Russell Tovey, one of Britain’s few openly gay actors, has made a career of playing loveable straight blokes. He was waiting for a role that would move the sexuality conversation forward, he tells Liz Hoggard — and now he’s found two.
I’m calling it the sporty Hamlet,” actor Russell Tovey tells me with a wink when I meet him in a draughty scout hut in Pimlico where he is rehearsing the Royal Court’s new play, The Pass, about a gay celebrity footballer.
Dressed in football shorts and wolfing down cold chicken, he looks every bit the sportsman, though Tovey, who’s been acting since he was 11, has only just been to his first football match. “My friend took me to see Arsenal v Cardiff. Wonderful,” he enthuses. “The theatricality of the stadium, the songs, the chanting… You’re a gladiator performing before a baying mob.”
Essex-born Tovey, 32, one of Britain’s few openly gay actors, has made a career playing loveable heterosexual blokes (Steve in slacker sitcom Him & Her, werewolf George in Being Human), as well as the original Rudge in the National Theatre’s production of The History Boys. He’s never played gay before. Because his sexuality still comes up when being cast in straight roles, he’s been waiting for something substantial “that really moves things forward”.
That time has come, and this year he will be seen in two gay-themed roles. As well as The Pass, he is in an HBO drama, The Looking, about the lives of a group of gay men living in San Francisco, with Glee actor Jonathan Groff. His character is an English video game whiz-kid. “I wanted to play American but they wanted the whole One Direction, Downton Abbey vibe because Brits are cool.”
The eight-part series goes out on Sky Atlantic this month. Arguably Tovey should be in LA, capitalising on his newly raised profile, but he’s been waiting a year to play footballer Jason in The Pass, directed by John Tiffany (Once, Let the Right One In).
“I did an early reading and thought the script was brilliant. The writer, John Donnelly, is straight but fascinated by homophobia in football.”
Via three hotel rooms, the play charts Jason’s journey to becoming a Beckham-style superstar. In the first act we see 17-year-old Jason and Ade (played by Downton’s Gary Carr) the night before they make their first team debut. As they banter about girls and sex, a chemistry develops. But is it just Jason’s tactic to outmanoeuvre his rival?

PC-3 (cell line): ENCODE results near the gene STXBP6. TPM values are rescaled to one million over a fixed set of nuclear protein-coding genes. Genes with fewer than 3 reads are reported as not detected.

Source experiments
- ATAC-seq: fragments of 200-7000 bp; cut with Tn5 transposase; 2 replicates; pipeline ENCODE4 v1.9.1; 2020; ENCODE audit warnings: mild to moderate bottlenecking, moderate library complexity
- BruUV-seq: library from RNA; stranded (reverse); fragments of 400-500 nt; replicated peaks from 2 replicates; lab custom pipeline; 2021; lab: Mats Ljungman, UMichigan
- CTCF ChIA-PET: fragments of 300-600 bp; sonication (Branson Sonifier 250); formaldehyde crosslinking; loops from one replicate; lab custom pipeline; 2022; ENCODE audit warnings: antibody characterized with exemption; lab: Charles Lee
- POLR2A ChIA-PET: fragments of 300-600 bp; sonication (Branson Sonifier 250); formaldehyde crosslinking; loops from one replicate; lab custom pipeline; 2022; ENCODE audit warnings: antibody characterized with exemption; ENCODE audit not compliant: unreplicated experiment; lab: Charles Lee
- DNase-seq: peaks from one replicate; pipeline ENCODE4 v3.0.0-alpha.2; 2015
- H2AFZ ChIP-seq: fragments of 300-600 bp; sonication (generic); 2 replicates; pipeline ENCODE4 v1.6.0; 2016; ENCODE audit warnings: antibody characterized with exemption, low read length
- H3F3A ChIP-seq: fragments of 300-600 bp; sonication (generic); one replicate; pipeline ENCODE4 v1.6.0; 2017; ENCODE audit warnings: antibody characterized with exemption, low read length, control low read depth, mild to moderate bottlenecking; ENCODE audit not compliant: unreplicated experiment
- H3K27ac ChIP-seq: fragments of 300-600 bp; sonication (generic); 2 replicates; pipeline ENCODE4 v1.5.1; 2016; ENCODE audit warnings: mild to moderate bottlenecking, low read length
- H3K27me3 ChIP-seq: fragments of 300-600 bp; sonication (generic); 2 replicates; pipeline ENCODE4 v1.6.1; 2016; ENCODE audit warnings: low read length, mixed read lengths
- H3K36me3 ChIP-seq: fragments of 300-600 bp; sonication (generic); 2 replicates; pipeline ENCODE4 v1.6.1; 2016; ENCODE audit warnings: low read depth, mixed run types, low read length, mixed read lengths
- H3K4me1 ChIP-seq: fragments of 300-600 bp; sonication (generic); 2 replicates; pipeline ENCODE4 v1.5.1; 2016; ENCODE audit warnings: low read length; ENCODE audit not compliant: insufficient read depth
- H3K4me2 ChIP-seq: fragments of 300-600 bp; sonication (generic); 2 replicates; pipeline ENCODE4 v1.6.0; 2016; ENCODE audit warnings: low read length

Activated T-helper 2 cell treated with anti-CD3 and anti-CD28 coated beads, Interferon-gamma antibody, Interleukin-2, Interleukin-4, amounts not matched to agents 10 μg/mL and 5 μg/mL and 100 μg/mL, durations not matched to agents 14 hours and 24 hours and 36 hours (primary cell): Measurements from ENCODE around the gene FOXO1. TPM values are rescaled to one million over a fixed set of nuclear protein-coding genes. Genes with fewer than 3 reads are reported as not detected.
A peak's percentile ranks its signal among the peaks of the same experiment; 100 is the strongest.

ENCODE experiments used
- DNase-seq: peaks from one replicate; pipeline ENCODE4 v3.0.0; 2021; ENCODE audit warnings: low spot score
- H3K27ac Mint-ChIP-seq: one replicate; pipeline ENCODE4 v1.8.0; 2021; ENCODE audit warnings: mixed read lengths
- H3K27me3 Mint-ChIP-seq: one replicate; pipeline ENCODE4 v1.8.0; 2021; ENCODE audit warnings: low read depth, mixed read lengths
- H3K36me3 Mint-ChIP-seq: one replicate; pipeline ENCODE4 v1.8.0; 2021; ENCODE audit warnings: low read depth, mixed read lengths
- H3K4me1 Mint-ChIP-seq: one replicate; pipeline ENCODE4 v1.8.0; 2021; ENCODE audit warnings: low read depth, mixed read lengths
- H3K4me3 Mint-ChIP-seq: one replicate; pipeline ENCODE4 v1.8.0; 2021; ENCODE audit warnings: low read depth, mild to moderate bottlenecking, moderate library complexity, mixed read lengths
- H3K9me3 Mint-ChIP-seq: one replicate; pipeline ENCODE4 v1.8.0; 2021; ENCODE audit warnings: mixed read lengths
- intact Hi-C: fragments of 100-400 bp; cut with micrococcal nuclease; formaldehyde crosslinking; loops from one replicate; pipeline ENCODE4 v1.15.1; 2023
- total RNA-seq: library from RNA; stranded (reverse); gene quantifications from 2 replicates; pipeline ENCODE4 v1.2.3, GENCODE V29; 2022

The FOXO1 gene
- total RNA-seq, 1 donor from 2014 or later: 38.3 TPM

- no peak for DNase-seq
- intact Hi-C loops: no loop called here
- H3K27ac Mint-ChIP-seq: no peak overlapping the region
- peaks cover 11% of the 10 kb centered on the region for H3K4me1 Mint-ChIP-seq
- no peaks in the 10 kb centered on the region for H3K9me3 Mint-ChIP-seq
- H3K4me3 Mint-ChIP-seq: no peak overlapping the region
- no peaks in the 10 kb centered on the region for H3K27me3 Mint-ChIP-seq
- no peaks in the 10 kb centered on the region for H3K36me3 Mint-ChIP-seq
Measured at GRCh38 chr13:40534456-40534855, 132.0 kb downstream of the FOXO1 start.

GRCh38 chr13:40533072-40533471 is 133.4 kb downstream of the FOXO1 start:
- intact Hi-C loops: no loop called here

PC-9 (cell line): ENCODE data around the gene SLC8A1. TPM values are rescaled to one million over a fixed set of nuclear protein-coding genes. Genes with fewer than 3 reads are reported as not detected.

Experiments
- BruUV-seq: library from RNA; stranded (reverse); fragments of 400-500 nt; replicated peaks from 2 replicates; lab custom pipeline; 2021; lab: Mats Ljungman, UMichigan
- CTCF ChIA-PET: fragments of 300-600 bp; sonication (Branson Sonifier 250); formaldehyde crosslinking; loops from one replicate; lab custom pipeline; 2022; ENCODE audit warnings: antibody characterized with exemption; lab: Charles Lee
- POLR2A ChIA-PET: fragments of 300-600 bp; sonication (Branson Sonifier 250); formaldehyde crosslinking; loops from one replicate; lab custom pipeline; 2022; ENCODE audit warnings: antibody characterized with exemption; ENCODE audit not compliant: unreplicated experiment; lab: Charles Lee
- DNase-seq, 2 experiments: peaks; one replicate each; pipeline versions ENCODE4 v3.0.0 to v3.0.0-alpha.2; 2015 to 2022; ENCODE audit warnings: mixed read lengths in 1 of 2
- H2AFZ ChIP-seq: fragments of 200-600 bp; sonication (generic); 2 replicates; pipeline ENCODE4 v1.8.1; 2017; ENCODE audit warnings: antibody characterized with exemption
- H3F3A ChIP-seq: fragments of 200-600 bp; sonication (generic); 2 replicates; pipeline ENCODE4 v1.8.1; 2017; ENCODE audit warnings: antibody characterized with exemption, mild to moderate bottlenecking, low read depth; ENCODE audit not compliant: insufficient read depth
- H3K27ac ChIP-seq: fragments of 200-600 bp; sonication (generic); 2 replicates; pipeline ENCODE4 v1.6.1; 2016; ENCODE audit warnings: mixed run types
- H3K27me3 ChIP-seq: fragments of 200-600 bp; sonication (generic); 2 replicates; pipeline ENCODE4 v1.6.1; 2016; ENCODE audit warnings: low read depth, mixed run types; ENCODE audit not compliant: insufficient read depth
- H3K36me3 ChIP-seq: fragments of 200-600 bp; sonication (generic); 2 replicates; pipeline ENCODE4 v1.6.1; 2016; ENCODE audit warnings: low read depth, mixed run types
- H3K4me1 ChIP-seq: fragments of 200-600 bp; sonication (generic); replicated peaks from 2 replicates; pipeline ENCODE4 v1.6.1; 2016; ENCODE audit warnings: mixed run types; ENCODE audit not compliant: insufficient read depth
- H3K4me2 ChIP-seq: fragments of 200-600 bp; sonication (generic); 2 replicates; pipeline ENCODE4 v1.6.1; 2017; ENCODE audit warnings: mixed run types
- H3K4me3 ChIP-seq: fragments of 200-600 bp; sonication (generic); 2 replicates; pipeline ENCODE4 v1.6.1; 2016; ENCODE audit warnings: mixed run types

“You don’t want to say it’s a play about a gay footballer because Jason may be gay but he doesn’t identify himself as such,” says Tovey of his closeted character. “So it’s a play about how he’s betrayed friendship and signed a pact with the devil for his career. He’s not sad because he’s gay. He’s fucked up, and it’s his choice.”
For Tovey the theme is very current, “because now Tom Daley has come out, a sportsman at the top of his game. And yet there are no footballers who have come out, and the ones who do end up as tragedy stories. Robbie Rogers left the game, Justin Fashanu killed himself. There’s a rumour that a major sporting brand has had a six-figure sponsorship deal on the table for the past five years for the first Premiership footballer to come out and no one’s taken it.”
Sexuality threatens the camaraderie between sportsman, he assumes. “It’s easier for Tom Daley because he’s a solo diver. What if you’re part of the rugby club on tour — touching each other’s dicks, they do very homoerotic acts, all fine because they’re straight — then they suddenly find out someone is gay? It becomes ‘Hang on a bit, we shouldn’t be doing this, you might be enjoying it’.”
He knows Daley — they were fellow guests at the wedding of his History Boys co-star James Corden, back in 2012 — and was very impressed by the way he took control and made a coming-out video just before Christmas. “That was what was so brilliant about what he did — the video was very casual, not even beautifully lit, just him lying on his bed going, ‘Oh fuck it, now’s the time. Yes, guys, here it is. Done. Gone. Sending it out there; see what happens’ …
“I messaged him and said, ‘I’m proud of you, it’s brilliant what you’ve done, mate’. He just said, ‘Thanks’. He’s really sweet. I feel slightly protective of him but I don’t want to patronise anyone. I can say, ‘If you ever need help’... and put it out there, but he’s [in a world] beyond me. If there was a younger actor wondering whether to come out, I’d advise them, definitely.”